In the final weeks of his campaign, Trump has been surrounded by an unappetizing mix of advisers: Steve Bannon, the former editor of Breitbart News and high priest of the alt-right; Trump’s son-in-law Jared Kushner, whose guidance has included favoring the stunt of presenting at the second debate three women who accused Bill Clinton of sexual mistreatment; Stephen Miller, a heretofore obscure Capitol Hill aide who has worked for Michele Bachmann and most recently for ultra-nativist Alabama senator Jeff Sessions; and Kellyanne Conway, whose experience had led people to believe that she’d introduce an element of moderation into the campaign (though she’d most recently supported Ted Cruz) but has always been on hand to try to explain away his odd or even dangerous statements.

So extreme had the campaign leadership become that Trump’s national field director, Steve Jolly, quit with less than three weeks to go. Roger Ailes departed some time ago amid public complaints by others in the circle that he hadn’t been helpful in the debate preparation, which had been his main purpose. (Ailes has been having his own problems with charges of sexual exploitation of Fox women.) And Chris Christie had put some distance between himself and the campaign. This left the strangely mercurial and self-demeaned Rudolph Giuliani as Trump’s traveling buddy and introducer.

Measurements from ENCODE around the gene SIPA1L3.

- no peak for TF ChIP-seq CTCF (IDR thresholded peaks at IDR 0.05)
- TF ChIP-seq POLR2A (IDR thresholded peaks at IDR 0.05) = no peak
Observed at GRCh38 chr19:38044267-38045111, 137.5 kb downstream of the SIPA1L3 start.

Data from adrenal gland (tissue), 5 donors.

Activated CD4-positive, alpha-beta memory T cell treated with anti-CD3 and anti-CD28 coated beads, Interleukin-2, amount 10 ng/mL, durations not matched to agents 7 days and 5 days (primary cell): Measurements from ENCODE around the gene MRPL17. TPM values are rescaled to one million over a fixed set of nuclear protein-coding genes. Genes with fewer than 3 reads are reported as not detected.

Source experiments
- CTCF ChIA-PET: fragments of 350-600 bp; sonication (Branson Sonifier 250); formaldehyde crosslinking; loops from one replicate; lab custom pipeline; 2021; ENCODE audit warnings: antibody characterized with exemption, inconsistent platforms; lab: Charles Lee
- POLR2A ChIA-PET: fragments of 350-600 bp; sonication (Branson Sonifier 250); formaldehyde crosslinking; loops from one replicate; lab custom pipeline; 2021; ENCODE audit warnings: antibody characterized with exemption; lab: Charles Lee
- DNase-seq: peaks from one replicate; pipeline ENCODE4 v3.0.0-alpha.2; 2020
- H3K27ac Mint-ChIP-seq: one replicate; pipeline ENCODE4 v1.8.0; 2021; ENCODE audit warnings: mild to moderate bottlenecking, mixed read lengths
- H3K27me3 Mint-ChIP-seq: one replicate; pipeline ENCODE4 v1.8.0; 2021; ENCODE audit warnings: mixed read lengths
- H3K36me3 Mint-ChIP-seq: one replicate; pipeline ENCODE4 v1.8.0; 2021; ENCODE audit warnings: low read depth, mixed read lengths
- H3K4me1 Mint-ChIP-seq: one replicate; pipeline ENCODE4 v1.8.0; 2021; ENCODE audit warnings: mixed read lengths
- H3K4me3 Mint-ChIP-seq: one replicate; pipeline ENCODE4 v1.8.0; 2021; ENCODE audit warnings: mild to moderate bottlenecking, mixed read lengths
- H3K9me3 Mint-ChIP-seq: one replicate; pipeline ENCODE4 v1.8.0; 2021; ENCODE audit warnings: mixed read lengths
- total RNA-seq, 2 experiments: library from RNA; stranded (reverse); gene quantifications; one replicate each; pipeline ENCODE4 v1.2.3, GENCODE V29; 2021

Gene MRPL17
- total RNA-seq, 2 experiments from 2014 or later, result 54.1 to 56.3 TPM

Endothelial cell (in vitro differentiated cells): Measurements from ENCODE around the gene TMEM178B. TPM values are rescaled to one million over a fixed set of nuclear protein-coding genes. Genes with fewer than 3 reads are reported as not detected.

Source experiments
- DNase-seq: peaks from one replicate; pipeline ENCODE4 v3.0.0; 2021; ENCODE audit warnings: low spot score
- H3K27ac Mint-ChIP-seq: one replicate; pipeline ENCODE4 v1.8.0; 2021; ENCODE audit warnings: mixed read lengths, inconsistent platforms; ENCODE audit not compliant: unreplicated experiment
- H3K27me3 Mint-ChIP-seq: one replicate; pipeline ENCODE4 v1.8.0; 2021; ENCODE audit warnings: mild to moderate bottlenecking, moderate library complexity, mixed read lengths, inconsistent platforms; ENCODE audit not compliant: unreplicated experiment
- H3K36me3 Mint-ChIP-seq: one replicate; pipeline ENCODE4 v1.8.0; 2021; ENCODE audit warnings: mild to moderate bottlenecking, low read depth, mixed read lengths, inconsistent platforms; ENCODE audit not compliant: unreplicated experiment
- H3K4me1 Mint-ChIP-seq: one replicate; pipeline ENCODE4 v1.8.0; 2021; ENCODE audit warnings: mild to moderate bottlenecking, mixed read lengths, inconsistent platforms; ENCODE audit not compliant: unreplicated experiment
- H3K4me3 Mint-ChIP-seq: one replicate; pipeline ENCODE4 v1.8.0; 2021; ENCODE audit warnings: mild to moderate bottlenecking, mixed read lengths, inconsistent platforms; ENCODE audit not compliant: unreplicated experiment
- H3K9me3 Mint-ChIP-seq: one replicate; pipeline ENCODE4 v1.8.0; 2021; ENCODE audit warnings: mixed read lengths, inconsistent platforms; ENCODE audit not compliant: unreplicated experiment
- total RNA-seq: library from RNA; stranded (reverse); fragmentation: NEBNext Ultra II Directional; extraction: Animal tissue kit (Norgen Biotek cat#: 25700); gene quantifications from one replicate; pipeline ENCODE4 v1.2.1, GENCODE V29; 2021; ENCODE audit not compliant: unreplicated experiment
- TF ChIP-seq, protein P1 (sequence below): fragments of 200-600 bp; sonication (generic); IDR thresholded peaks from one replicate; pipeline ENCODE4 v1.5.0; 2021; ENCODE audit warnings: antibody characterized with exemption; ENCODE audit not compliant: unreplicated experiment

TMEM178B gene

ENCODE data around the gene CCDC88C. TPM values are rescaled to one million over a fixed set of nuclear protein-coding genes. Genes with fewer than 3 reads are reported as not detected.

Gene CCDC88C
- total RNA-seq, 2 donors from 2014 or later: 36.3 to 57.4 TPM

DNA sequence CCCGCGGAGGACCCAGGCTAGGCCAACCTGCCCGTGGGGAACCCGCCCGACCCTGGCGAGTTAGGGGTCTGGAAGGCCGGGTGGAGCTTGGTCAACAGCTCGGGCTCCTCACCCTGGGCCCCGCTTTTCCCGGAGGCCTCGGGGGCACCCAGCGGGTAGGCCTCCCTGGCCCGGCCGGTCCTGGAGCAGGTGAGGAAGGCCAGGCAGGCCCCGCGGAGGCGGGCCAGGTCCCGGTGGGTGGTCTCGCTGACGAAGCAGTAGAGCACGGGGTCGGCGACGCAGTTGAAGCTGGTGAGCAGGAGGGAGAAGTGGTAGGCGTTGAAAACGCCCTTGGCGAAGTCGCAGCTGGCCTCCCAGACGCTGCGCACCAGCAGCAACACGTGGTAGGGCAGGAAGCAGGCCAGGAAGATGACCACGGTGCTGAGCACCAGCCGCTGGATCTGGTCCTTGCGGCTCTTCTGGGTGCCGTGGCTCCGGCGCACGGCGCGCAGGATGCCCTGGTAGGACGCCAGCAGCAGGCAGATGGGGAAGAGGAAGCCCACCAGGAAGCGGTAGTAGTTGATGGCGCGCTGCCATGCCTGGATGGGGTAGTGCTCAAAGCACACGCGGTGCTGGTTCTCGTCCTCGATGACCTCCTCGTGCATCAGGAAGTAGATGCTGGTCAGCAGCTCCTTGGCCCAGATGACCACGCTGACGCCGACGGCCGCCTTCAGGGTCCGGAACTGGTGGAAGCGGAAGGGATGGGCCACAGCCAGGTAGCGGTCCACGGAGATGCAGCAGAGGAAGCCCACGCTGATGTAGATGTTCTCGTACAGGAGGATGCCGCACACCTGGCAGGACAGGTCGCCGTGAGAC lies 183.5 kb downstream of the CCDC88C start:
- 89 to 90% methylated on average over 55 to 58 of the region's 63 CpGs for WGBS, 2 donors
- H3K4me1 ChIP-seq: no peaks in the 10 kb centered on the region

Thus, once the initial shock wore off, it wasn’t so surprising that Trump refused to pledge to accept the outcome of the election in the third and last debate, in Las Vegas on October 19. A passionate consumer of polls, Trump realized his campaign was in danger of losing after the fallout from the Access Hollywood tape. So what to do? Discredit the outcome by charging that the election was “rigged.” Fall back on the Republican myth of widespread “voter fraud.” According to an NBC-SurveyMonkey poll, 45 percent of Republicans might not accept the results of the election as legitimate if their candidate doesn’t win. Trump had been telling them the election will be “rigged” for several weeks. Might that make it all the harder for Clinton to govern? What did he care? Trump was prepared to pull down the temple’s pillars.